Almost every Dear Family Whisperer question I answer hits close to home, because I live and deal with many of the same issues. However, this week’s, “Overcoming Four Difficult Truths About Your Grandchild’s Parents,” was one of my most challenging to answer. In varying degrees–many less blatant–I’ve heard similar stories from other grandparents. More importantly, I’ve experienced the generational divide myself. I have and continue to inhabit many family roles: daughter, sister, niece, wife, mother, aunt, partner–and, most recently, grandmother, which might be the most challenging of all!
The woman who posed the question had no trouble switching chairs at the generational table–a process that happens when mom becomes grandma. She loves the new role, delights in the time with her granddaughter, but finds that her son is not only taking her for granted, he’s being unkind and dismissive. What can she do?
The key for her and all of us is authenticity, which is an essential part of “getting REAL”–an essential aspect of family whispering. Along with responsibility, empathy, and leading with love, being “authentic”–speaking your truth and listening to another’s–helps strengthen all your relationships, not just those in the family. To quote from Family Whispering (the book):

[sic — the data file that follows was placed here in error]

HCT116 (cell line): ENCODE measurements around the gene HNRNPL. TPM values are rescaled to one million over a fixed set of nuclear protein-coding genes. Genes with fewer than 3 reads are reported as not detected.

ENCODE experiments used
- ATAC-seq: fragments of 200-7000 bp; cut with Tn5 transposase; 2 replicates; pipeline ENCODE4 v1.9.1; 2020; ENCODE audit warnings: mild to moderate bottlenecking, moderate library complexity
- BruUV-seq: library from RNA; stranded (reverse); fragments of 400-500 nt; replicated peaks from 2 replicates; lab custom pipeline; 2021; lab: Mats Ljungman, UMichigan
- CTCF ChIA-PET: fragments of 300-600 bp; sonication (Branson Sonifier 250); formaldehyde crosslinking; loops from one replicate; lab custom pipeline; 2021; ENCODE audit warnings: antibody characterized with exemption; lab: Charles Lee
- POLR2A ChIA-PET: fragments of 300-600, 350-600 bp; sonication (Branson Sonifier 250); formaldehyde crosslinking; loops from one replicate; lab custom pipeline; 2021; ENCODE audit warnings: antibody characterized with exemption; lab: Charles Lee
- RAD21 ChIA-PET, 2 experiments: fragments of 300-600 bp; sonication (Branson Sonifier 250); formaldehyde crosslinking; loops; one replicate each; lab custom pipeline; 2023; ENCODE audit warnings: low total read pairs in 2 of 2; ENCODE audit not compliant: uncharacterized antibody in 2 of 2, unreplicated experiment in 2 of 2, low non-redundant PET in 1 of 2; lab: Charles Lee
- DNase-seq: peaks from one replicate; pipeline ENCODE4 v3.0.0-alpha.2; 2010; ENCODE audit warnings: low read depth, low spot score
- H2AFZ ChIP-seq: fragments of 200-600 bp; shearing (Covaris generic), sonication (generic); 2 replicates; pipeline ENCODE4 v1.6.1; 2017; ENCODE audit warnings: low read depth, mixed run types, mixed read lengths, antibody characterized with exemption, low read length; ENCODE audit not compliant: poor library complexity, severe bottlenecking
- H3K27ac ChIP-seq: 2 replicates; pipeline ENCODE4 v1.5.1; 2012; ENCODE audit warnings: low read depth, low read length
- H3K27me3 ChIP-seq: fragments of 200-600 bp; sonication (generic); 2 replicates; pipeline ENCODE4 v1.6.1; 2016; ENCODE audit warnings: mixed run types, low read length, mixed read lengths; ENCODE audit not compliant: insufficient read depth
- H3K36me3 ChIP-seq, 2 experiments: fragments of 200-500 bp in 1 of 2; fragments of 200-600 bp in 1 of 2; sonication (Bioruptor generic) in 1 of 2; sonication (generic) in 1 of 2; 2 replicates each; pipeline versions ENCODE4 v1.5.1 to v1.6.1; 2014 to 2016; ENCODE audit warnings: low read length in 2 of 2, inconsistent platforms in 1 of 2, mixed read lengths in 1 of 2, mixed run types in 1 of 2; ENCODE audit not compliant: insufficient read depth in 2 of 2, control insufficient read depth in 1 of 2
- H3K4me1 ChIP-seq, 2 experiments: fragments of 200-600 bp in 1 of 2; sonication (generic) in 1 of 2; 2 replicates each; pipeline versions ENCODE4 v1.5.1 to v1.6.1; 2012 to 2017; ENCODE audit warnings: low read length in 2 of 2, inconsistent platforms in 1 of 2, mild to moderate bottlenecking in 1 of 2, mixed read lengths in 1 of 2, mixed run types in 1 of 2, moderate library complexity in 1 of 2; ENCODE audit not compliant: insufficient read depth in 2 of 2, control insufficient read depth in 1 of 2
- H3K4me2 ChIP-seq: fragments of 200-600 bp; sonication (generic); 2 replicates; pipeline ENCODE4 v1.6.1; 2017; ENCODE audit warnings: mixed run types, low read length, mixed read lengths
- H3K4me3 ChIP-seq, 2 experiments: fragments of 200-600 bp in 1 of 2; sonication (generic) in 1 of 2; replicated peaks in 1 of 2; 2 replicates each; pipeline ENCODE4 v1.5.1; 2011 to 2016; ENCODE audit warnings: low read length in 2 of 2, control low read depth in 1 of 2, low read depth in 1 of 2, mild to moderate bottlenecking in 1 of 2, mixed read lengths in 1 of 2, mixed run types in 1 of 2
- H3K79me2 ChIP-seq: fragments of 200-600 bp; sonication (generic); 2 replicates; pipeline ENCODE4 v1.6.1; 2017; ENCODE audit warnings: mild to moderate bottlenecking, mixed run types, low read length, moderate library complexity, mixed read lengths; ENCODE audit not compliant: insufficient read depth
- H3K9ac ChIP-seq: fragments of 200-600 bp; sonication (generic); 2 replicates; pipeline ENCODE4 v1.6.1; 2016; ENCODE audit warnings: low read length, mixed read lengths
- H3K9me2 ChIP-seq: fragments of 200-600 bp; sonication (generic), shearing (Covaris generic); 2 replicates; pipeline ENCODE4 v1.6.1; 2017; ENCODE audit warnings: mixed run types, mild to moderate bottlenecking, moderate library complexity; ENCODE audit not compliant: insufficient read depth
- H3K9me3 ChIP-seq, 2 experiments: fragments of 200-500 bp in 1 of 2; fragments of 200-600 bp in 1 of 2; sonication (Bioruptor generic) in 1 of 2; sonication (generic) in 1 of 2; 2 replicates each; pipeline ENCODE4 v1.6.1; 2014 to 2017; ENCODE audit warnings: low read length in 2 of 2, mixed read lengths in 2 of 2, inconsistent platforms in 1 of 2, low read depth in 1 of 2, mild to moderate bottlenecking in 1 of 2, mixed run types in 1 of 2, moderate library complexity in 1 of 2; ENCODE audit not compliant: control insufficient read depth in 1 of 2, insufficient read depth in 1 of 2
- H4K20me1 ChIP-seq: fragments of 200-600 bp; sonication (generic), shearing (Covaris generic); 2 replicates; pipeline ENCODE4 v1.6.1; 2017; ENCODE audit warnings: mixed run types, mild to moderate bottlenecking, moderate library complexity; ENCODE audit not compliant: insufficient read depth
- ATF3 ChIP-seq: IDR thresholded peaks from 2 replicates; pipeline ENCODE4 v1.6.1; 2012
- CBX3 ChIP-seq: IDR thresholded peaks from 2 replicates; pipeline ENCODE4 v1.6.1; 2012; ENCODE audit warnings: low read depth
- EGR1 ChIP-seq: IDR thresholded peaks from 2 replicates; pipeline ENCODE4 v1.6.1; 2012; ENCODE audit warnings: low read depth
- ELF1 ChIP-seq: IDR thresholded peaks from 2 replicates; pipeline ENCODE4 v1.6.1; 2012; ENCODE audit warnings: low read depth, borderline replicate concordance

One of Tracy’s favorite bits of advice was: “Say what you mean and mean what you say.” She wasn’t just talking about sticking to your word, although that’s a part of authenticity. You also must speak your truth to others, and live by your values no matter what others do or say. It takes courage, practice, and honesty. Authenticity is not something that can be achieved perfectly or all the time. But it’s certainly something to strive for in your family.
Being authentic is a challenge, especially for women–“good girls–who like to “keep peace.” (Count my daughter and I among them!) But the pay off is huge. Authenticity is linked to better relationships, high positive emotions, and low negative emotions. A team of researchers in England found it to be “one of the strongest predictors of overall well-being.”
I try to ask myself every day whether I’m being authentic. When asked how I feel, do I mindlessly say “fine”? When someone asks my opinion, am I honest? Do I live the values I believe in, or do I let others sway my opinion. It’s an ongoing struggle, but by focusing on the little things, I build up my authenticity “muscle,” which I need when it comes to those more difficult moments.
To where you stand and learn more about how authenticity works, take the Authenticity Quiz
In my weekly Huffington Post advice column, “Dear Family Whisperer,” I apply “family think” to a range of modern family issues. Whenever an issue touches me personally, or I have further thoughts about it, I’ll post my reflections here. If you want to submit a question, email DearFamilyWhisperer@familywhispering.com.